Asheville Wordfest is 5 years old and watched in 18 nations via live webcast. Local voices rise with internationally known poets. Read more
This project's funding goal was not reached on April 30, 2012.
About this project
Above image: Poplars by Geza Brunow. Oil on Canvas. www.gezabrunow.com
from "When the Animals Leave this Place"
by Allison Adelle Hedge Coke
Asheville Wordfest 2012: HOME: Place, Planet, Cosmos will take place on Friday May 4 and Saturday May 5, 2012 at The Altamont Theater 18 Church Street Asheville, NC 28801. This is the festival's fifth year of celebrating the voices of poets from many cultural and aesthetic contexts. North Carolina Humanities Council funds the festival in part, and we need your help to really bring it to life. Asheville Wordfest maintains that if it doesn't speak to everybody, then it probably isn't the truth. Join us as we revel in how poetry has a way of speaking to everyone.
Along with our stellar guest poets, Wordfest 2012 aims to present as many local voices as is possible within the scope of a few days. So, far these voices are: Jeff Davis, Katherine Soniat, Caleb Beissert, Erik Bendix, DeWayne Barton, Barbie Angell, Roberto Hess, James Davis, Tracey Schmidt, Jonathan Santos, Matt Mulder, writers of the Our Voice Together We Stand anthology, students of the Great Smokies Writing Program and many more members of our community. If you want to add your voice, email me through the website.
Because our local voices resonate with the global whole, we welcome the following guest poets: Choctaw scholar, author and poet LeAnne Howe, Guggenheim and NEA Fellow Arthur Sze; Egyptian poet Matthew Shenoda; American Book Award Winner Allison Adelle Hedge Coke of Cherokee and Huron Heritage. Learn about these stellar poets at www.ashevillewordfest.com.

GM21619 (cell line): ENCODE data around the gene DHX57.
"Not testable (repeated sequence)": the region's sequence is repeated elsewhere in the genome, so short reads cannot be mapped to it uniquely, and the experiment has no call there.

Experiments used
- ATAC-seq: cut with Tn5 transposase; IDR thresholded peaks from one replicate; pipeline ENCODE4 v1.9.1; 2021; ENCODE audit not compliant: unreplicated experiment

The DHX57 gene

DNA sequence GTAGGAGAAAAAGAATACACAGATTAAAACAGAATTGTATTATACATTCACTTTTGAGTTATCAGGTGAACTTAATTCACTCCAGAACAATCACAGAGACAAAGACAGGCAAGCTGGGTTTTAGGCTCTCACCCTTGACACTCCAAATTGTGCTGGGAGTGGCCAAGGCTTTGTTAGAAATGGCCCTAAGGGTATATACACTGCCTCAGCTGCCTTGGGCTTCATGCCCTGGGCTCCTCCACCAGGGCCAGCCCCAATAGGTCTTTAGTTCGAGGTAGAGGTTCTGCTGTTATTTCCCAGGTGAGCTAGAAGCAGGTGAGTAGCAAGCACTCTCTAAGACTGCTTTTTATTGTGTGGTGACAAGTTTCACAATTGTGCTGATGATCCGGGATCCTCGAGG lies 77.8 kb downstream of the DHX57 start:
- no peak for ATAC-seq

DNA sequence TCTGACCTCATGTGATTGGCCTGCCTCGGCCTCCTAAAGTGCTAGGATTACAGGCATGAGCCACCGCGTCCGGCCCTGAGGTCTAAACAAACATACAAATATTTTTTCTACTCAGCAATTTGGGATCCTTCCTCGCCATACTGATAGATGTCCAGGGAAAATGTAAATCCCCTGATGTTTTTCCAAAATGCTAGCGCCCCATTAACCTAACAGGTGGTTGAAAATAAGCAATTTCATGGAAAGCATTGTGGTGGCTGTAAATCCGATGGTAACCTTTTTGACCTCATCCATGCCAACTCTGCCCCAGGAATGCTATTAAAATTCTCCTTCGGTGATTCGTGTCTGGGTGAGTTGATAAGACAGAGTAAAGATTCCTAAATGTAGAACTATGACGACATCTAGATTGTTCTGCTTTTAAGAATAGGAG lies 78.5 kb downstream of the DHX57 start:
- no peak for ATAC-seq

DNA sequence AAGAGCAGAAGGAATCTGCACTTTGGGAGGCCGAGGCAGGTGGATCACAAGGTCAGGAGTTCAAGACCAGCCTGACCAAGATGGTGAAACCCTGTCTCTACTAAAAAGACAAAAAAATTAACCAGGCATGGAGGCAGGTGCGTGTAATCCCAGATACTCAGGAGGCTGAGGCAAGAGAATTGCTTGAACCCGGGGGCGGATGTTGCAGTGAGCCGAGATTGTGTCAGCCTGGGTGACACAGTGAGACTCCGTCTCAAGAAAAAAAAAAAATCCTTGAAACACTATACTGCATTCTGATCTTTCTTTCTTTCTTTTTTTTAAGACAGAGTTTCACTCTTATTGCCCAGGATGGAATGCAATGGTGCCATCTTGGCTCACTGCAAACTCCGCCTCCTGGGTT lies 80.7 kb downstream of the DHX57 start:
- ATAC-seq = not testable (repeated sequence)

Scroll down for more of the story, and enjoy the videos of past guest poets at Asheville Wordfest as you go. Thank you!
One day in 2008, a group of poets in Asheville sat at one of those ceramic-tile tables at Malaprops Bookstore/Café. Jeff Davis had just hosted one of his stellar Wordplay radio broadcasts, interviewing James Nave, Glenis Redmond and Laura Hope-Gill.
The post-broadcast coffee conversation turned to the Asheville poetry scene of the early 90s when crowds over-flowed at both The Poetry Slams at The Green Door on Carolina Lane and at Malaprops "Café of Our Own" and also at the Asheville Poetry Festival. Navé, Redmond and Hope-Gill, along with Allan Wolf, Bob Falls and many others, had been shaped by and shapers of the "scene" back then. The scene had dissipated in the decades since, and the question now was how to revive it. The four poets decided it was time to create a poetry festival.
They called what some might call a "meeting," which was really a party, inviting as many poets as they could. At Hope-Gill's house, the poets drank wine, ate fruit and filled an enormous pad with ideas for a what a poetry festival should be. Multicultural, Appalachia-honoring, Black Mountain College-inspired, Multimedia, presenting poetry as citizen-journalism and grounded deeply in community.
Asheville Wordfest is the result.
More than a thousand seats fill each year. People in 18 nations watch the live webcast, and people can view the archived video readings on the website in classrooms, community centers and on coffee breaks at the office.
This year's poets include: Choctaw scholar, author and poet LeAnne Howe; Guggenheim and NEA Fellow Arthur Sze; Egyptian poet Matthew Shenoda; American Book Award Winner Allison Adelle Hedge Coke of Cherokee and Huron Nations, and as many local Asheville voices as the schedule can hold.
We can't thank you enough for supporting Asheville Wordfest, but, believe us, we will try.
Laura Hope-Gill, Director
Have a question? If the info above doesn't help, you can ask the project creator directly.
- (30 days)